Restructure and Redesign

Kayla Alcorcha and Nathan Bingham

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The Gaucho Gazette, the newspaper you are holding in your hands right now, will cease to exist after this semester; the publication will continue as a magazine starting next fall. Although journalism as a concept will never disappear, the field is rapidly changing to accommodate the comfortability of the average reader. Similarly, The Gaucho Gazette is adapting to current social trends in an effort to further engage the student body. Core components of the publication will be reformed, including the size, the subjects, and the name; we prompted prospective journalism students to voice their thoughts on these proposed transformations.

Freshman Wynne Pringle speaks about her appreciation for the newspaper and acknowledges its current aesthetic deficits.

“I like the newspaper…it brings up current events, things that are happening now. In my opinion, that’s what a lot of people want to read,” said Pringle. “[However], I think people would appreciate it more if it looked nicer and [were] more visually appealing.”

The new components of color and gloss convey the feeling of modernization. Traditional, monochromatic newspapers are often associated with older generations; thus, the transition towards an all-color magazine reflects the youthful vibrancy of its intended adolescent audience.”

— Kayla Alcorcha

In order to achieve augmented levels of aesthetic desirability, and increased readership by extension, The Gaucho Gazette has decided to change the structure of its staff: Two new positions, Art Director and Extended Content Editor, have been established to ensure the visual and compositional cohesiveness of the magazine. The former position is characterized by the creative elements that comprise the publication, many of which will experience extensive alterations. In addition to different layouts and designs, each page of the magazine will be printed in color; these contemporary artistic aspects will enhance the external attractiveness of the magazine and, ideally, compel more people to leaf through it.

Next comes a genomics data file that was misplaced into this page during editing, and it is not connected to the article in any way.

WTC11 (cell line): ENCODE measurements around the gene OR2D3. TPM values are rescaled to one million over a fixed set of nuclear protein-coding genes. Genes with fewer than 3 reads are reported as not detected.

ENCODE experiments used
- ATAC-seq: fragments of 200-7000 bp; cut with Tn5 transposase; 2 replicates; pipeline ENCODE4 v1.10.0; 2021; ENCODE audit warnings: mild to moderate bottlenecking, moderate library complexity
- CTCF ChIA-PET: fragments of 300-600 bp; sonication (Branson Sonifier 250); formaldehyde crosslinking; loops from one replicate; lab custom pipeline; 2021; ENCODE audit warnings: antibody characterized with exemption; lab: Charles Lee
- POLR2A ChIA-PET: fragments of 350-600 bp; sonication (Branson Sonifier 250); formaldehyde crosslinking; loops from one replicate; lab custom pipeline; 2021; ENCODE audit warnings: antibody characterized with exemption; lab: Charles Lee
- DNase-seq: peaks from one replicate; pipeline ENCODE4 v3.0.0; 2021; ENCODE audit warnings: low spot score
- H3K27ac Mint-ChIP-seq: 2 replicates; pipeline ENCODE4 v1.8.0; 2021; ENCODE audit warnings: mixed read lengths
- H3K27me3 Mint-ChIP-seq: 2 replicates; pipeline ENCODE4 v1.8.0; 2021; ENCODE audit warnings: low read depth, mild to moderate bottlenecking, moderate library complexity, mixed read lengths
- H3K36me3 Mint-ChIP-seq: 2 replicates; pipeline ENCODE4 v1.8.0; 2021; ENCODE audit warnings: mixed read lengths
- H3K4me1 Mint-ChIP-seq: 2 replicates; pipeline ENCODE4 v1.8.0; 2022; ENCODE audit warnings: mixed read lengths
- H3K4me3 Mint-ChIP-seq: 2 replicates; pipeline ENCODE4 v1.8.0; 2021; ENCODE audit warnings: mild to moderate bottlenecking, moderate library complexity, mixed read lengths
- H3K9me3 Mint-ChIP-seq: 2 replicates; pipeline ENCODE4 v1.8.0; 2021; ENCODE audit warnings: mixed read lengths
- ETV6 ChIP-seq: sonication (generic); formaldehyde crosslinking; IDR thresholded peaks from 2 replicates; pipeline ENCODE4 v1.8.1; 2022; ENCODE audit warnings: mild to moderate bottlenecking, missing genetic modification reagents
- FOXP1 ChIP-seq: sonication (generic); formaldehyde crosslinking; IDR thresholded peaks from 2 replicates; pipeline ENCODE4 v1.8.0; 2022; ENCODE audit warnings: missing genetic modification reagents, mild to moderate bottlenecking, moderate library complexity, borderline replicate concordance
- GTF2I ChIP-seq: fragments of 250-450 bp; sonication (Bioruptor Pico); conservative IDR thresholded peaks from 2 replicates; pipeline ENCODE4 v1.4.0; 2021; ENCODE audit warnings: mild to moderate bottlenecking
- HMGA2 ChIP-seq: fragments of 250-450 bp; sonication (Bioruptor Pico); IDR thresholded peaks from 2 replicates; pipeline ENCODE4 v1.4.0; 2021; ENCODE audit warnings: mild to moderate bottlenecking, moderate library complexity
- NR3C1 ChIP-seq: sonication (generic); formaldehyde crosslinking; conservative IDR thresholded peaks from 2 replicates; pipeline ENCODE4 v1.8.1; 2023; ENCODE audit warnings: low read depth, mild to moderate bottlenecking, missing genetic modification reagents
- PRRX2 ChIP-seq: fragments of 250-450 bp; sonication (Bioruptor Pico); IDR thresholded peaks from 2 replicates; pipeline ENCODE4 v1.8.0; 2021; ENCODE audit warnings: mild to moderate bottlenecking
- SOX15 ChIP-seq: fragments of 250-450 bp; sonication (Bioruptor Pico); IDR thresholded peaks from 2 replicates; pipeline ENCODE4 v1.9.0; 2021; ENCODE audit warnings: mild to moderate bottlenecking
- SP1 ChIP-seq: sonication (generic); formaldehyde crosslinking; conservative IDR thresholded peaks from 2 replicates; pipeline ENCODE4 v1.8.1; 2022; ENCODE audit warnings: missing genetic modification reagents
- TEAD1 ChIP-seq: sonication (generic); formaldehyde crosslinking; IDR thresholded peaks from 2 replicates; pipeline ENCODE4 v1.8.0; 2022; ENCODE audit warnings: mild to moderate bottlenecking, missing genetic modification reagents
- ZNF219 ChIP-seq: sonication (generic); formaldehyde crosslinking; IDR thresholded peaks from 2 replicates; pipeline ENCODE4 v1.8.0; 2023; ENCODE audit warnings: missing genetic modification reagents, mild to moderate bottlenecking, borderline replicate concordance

By attracting new readers with updated visuals, the articles of the new magazine will be able to reach a broader range of students rather than solely its dedicated readers. Additionally, the new components of color and gloss convey the feeling of modernization. Traditional, monochromatic newspapers are often associated with older generations; thus, the transition towards an all-color magazine reflects the youthful vibrancy of its intended adolescent audience.

Junior Cecilia Aden expresses her thoughts on the aforementioned aspects of the future publication, specifically the novel implementation of color.

“Magazines fit in with pop culture…in a newspaper, everything seems to blend together. [A magazine] looks new, looks bold, and more aesthetic to the eye which in turn draws fondness [from readers],” said Aden.

This modern perception is precisely what The Gaucho Gazette is attempting to accomplish with the impending redesign. Though the content currently printed in the newspaper is important, traditional layouts impede creative freedom as well as significant student exposure; with adjustments to design and content, the transition from a newspaper to a magazine will reflect societal developments and communal changes.

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